- HMS Community Values
- Introduction to Clinical Research Training
- Medical Education
- United Kingdom Clinical Scholars Research Training
- Vanderbilt Hall
- Financial Aid
- Office of the Registrar
- Campus Planning and Facilities
- Ombuds Office
- Committee on Microbiological Safety
- Human Resources
- HMS Foundation Funds
- The Academy
- Office for Academic and Clinical Affairs
- Joint Committee on the Status of Women
- Global Health Research Core
- Global Clinical Scholars Research Training Program
- HMA Standing Committee on Animals
- Office of Research Compliance
- Harvard Medical School Event Calendar
- Contact @HMS
- Office of Diversity RIA Program
- The Dean's Perspective
- Department of Pathology
- Harvard Mahoney Neuroscience Institute
- OHRA Home
- Office of Research Subject Protection
- Tools and Technology
- Alumni Association
- Cancer Biology & Therapeutics Program
- Celiac Program
- Department of Medicine
- HMS Information Technology
- HMS TransMed Program
- Introduction to the Practice of American Medicine
- Office of Communications & External Relations
- Big Data In Healthcare
- Institutional Planning and Policy
- Master of Medical Sciences In Clinical Investigation
- Office of Global Education
- Portugal Clinical Scholars Research Training Program
- Safety Quality Informatics and Leadership
- Shenzhen-HMS Initiative in International Education
- South American Clinical Research Training
- test page
- Human Resources
- Jobs @ HMS
- Dental Medicine
- Harvard University
- Contact us
Bone Repair by Silk
When a person suffers a broken bone, treatment may call for the surgeon to insert screws and plates to help bond the broken sections and enable the fracture to heal. These “fixation devices” are usually made of metal alloys.
These metal devices have disadvantages: Because they are stiff and unyielding, they can cause stress to underlying bone. They also pose an increased risk of infection and poor wound healing. In some cases, the metal implants must be removed following fracture healing, necessitating a second surgery. Resorbable fixation devices, made of synthetic polymers, avoid some of these problems but may pose a risk of inflammatory reactions and are difficult to implant.
Now, using pure silk protein derived from silkworm cocoons, a team of investigators from Harvard Medical School, Beth Israel Deaconess Medical Center and Tufts University School of Engineering has developed surgical plates and screws that may offer improved bone remodeling following injury. Equally important, the devices can also be absorbed by the body over time, eliminating the need for surgical removal.
The findings, demonstrated in vitro and in a rodent model, are described in the March 4 issue of Nature Communications.
“Unlike metal, the composition of silk protein may be similar to bone composition,” said co-senior author Samuel Lin, HMS associate professor of surgery in the Division of Plastic and Reconstructive Surgery at Beth Israel Deaconess. “Silk materials are extremely robust. They maintain structural stability under very high temperatures and withstand other extreme conditions, and they can be readily sterilized.”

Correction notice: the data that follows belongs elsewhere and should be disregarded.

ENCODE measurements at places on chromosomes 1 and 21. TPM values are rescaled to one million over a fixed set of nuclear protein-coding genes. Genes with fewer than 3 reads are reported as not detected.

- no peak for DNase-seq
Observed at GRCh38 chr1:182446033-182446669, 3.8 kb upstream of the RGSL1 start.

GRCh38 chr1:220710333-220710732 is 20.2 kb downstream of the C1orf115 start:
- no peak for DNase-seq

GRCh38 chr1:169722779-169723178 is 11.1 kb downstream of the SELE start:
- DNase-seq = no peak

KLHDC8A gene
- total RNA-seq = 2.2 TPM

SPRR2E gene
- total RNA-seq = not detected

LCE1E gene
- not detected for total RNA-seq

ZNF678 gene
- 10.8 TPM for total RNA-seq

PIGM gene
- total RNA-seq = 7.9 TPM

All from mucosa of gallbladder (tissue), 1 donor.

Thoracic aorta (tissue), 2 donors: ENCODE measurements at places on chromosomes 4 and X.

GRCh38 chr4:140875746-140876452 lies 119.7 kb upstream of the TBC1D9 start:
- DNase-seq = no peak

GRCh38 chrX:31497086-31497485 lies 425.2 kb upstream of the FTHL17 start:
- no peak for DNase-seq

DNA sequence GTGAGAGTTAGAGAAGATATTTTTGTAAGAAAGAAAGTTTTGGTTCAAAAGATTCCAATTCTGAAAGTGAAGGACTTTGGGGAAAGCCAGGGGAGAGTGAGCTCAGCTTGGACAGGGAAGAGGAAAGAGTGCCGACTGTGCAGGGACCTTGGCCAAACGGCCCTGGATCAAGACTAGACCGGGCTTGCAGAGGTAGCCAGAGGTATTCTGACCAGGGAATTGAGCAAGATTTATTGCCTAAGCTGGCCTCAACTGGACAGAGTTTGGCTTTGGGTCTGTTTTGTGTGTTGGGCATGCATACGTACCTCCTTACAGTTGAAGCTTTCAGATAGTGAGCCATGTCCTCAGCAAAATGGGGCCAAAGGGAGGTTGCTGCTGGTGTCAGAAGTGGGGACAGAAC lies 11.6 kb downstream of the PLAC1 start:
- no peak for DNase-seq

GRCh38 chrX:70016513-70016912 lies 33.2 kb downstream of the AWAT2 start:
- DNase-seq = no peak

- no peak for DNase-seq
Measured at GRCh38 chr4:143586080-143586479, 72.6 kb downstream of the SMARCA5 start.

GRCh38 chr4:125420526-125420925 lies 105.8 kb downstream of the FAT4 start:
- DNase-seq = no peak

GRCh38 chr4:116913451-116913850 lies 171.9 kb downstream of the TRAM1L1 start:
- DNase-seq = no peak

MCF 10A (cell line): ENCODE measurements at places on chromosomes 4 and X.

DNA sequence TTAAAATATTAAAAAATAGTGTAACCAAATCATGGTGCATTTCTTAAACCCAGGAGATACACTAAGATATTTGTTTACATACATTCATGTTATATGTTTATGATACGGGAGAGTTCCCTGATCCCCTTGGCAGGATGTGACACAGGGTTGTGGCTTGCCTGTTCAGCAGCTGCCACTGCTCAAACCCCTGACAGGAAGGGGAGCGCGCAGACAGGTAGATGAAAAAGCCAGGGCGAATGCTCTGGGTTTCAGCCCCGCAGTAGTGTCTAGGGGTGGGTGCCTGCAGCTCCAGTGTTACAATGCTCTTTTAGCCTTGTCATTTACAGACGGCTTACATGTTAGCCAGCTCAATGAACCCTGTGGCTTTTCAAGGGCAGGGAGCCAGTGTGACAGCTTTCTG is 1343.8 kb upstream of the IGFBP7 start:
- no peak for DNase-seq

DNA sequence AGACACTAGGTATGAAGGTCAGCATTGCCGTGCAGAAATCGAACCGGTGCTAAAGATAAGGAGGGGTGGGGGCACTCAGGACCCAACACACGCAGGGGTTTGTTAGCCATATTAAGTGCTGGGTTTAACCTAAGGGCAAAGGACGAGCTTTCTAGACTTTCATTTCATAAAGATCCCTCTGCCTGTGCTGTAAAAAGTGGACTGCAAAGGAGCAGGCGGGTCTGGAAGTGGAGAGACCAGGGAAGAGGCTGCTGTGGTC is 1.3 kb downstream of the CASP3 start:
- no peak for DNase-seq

Lin worked with co-senior author and Tufts chair of biomedical engineering David Kaplan. “One of the other big advantages of silk is that it can stabilize and deliver bioactive components, so that plates and screws made of silk could actually deliver antibiotics to prevent infection, pharmaceuticals to enhance bone regrowth and other therapeutics to support healing,” said Kaplan.
First author Gabriel Perrone, of the Department of Biomedical Engineering at Tufts, used silk protein obtained from Bombyx mori silkworm cocoons to form the surgical plates and screws. Produced from the glands of the silkworm, the silk protein is folded in complex ways that give it unique properties of both exceptional strength and versatility.
To test the new devices, the investigators implanted a total of 28 silk-based screws in six laboratory rats. Insertion of screws was straightforward and assessments were then conducted at four weeks and eight weeks, post-implantation.
“No screws failed during implantation,” said Perrone, explaining that because silk is slow to swell, the new devices maintained their mechanical integrity even when coming into contact with fluids and surrounding tissue during surgery. The outcomes suggest that the use of silk plates and screws can spare patients the complications that can develop when metal or synthetic polymer devices come into contact with fluids.
“Having a resorbable, long-lasting plate and screw system has potentially huge applications,” said Lin. While the initial aim is to use silk-based screws to treat facial injuries, which occur at a rate of several hundred thousand each year, the devices have potential for the treatment of a variety of different types of bone fractures.
“Because the silk screws are inherently radiolucent (not seen on X-ray) it may be easier for the surgeon to see how the fracture is progressing during the post-op period, without the impediment of metal devices,” added Lin. “And having an effective system in which screws and plates ‘melt away’ once the fracture is healed may be of enormous benefit. We’re extremely excited to continue this work in larger animal models and ultimately in human clinical trials.”
This research was supported by the National Institutes of Health (EB002520).
Adapted from a Beth Israel Deaconess news release.